"At eight o'clock the curtain went up and seated on the stage were many citizens of the county and adjoining counties with fiddle and well-rosined bow, ready for the contest, each eager for the start." In 1924, this was Dr. W.H. Johnson's description of the opening of an Old Fiddler's Convention in north Alabama.
The phrase "with fiddle and well-rosined bow" captures the enthusiasm with which fiddlers across the state and through the years have thrown themselves into entertaining their communities at barn raisings, Saturday night square dances, Fourth of July barbecues, and other gatherings. Uninterested in the authenticity of their sources, fiddlers have always played music that pleased themselves and their audiences, be it traditional reels and jigs learned from their fathers and mothers, parlor tunes and hymns sung around the piano with their families, or popular tunes from the radio played by request. The quality that unites the eclectic mix of tunes in the fiddlers' repertoire is oldness. The tunes may be ancient, but even if they are not, they are played in a style that makes them sound that way.
With Fiddle and Well-Rosined Bow traces the fiddle through Alabama history, showing the effects of events, inventions, ethnic groups, and individuals upon fiddlers' styles and repertoires. The book focuses on the "modest masters of fiddle and bow," those fiddlers who were "stars" only to their families and communities, with the fiddlers themselves telling why they learned to play, how they learned without instruction and written music, how they acquired their instruments and their repertoires, and how they were regarded by their communities. Cauthen details the careers of "brag" fiddlers (D. Dix Hollis, Y.Z. Hamilton, Charlie Stripling, "Fiddling" Tom Freeman, "Monkey" Brown, and the Johnson Brothers) whose reputations spread beyond their own communities because they made commercial recordings, won numerous fiddling contests, or performed widely. Described in vivid detail are the types of events fiddlers reigned over, such as old-style square dances and fiddlers' conventions. The book shows conventions held between 1920 and the end of World War II to be popular entertainments vastly different from contemporary fiddlers' contests.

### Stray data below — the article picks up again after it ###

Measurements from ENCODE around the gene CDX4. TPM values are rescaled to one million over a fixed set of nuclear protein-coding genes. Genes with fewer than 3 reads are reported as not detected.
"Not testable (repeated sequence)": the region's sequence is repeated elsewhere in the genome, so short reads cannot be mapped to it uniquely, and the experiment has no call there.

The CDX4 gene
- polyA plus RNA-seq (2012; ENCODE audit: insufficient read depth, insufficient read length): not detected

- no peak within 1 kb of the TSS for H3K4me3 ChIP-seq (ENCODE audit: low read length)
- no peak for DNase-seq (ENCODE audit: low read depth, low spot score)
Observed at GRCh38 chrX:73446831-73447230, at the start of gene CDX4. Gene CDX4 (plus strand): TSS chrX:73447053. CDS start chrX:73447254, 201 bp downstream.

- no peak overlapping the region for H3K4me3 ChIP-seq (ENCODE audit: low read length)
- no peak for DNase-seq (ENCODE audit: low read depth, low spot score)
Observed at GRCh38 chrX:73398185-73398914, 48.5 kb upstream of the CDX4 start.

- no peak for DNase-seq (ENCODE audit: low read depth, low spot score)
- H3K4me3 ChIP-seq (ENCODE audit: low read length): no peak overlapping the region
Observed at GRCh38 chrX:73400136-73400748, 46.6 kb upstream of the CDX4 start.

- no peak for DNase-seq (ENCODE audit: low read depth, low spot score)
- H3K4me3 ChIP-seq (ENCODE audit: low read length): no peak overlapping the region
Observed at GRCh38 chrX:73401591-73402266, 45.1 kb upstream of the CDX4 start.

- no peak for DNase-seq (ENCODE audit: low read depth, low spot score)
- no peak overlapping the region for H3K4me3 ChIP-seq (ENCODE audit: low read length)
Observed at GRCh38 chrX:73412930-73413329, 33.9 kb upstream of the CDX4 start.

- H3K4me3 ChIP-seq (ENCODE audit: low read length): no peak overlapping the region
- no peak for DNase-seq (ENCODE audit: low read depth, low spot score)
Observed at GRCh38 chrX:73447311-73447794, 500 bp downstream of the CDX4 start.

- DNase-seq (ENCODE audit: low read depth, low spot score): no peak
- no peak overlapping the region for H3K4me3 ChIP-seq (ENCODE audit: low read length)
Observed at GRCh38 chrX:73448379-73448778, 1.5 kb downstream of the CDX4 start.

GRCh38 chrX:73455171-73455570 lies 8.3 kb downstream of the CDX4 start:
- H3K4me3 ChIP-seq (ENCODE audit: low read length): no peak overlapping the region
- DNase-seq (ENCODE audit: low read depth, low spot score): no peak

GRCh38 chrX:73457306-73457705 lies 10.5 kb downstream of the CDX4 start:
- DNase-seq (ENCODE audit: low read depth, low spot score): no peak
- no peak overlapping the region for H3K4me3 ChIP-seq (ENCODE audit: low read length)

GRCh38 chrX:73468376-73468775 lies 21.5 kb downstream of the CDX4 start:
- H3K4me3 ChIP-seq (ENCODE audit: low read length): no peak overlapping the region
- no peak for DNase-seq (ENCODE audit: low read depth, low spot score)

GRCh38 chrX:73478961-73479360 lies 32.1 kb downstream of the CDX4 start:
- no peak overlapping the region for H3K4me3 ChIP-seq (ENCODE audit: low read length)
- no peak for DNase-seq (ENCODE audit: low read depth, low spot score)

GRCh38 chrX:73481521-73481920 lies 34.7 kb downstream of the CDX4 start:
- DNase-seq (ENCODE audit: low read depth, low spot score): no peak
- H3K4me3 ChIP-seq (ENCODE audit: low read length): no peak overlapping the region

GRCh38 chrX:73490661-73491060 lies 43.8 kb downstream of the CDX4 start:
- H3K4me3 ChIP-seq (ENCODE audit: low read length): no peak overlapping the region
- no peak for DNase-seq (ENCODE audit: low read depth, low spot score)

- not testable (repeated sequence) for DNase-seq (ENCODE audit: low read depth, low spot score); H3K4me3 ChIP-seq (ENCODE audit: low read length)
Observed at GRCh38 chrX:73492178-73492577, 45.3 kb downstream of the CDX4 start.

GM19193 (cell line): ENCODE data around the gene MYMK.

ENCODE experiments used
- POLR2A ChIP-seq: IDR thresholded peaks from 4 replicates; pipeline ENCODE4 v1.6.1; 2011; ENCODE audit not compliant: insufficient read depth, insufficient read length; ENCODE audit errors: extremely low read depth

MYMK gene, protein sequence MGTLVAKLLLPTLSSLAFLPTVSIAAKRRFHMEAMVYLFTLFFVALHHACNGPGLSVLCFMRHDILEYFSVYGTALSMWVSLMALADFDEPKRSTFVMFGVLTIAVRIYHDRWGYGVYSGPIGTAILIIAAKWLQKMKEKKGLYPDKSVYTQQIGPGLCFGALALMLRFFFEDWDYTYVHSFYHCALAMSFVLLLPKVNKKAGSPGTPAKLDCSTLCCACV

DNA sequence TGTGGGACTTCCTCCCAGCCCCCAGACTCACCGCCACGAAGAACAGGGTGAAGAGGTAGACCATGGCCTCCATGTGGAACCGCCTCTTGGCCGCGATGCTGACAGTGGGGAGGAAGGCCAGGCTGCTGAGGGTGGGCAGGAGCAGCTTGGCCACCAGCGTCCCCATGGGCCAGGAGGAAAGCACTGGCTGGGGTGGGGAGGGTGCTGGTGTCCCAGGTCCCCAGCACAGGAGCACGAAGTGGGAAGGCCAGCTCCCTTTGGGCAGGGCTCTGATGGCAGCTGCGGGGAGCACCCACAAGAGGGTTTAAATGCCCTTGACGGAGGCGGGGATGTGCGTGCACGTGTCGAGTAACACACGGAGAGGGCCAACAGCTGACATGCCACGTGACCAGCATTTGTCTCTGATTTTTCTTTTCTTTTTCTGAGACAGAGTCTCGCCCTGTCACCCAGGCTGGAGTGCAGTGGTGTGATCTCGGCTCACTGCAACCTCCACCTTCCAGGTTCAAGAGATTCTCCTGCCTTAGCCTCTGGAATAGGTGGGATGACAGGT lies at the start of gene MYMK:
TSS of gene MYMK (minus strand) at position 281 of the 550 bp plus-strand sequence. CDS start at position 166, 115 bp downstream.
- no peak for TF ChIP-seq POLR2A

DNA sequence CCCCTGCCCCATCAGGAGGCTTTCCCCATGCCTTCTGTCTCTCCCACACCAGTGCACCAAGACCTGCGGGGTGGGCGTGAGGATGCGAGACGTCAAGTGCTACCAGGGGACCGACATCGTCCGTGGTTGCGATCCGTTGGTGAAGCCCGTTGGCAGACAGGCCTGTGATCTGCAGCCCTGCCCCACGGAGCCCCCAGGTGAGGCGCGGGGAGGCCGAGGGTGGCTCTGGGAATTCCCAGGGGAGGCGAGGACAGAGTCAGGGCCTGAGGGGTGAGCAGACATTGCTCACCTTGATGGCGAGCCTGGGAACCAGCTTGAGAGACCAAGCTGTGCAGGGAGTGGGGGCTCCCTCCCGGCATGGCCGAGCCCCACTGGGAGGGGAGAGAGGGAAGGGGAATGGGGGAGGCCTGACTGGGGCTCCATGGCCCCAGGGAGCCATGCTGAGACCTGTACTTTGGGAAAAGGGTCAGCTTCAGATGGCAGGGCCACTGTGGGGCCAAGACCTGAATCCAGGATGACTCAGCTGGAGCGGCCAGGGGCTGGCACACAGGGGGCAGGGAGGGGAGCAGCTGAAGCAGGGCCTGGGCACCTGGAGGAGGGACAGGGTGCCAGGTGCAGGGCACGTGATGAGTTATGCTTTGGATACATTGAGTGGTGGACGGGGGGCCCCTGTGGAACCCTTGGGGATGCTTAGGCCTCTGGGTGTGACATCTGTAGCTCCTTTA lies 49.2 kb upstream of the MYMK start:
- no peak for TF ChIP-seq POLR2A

With Fiddle and Well-Rosined Bow concludes with the exploration of how, despite much evidence to the contrary, the fiddler acquired the image of a rowdy prankster in league with moonshiners and the devil. AN appendix provides the reader with lists of old-time fiddle tunes commonly played in Alabama and the names of winners of fiddlers' conventions in the state between 1907 and 1945.
Joyce H. Cauthen has worked with the Alabama Folklife Association, the Alabama State Council on the Arts, the Birmingham Country Dance Society, and other organizations in a variety of activities celebrating and preserving the old-time musical traditions of the state. She received her B.A. from Texas Christian University and her M.A. from Purdue University and has taught English on the secondary and college levels.
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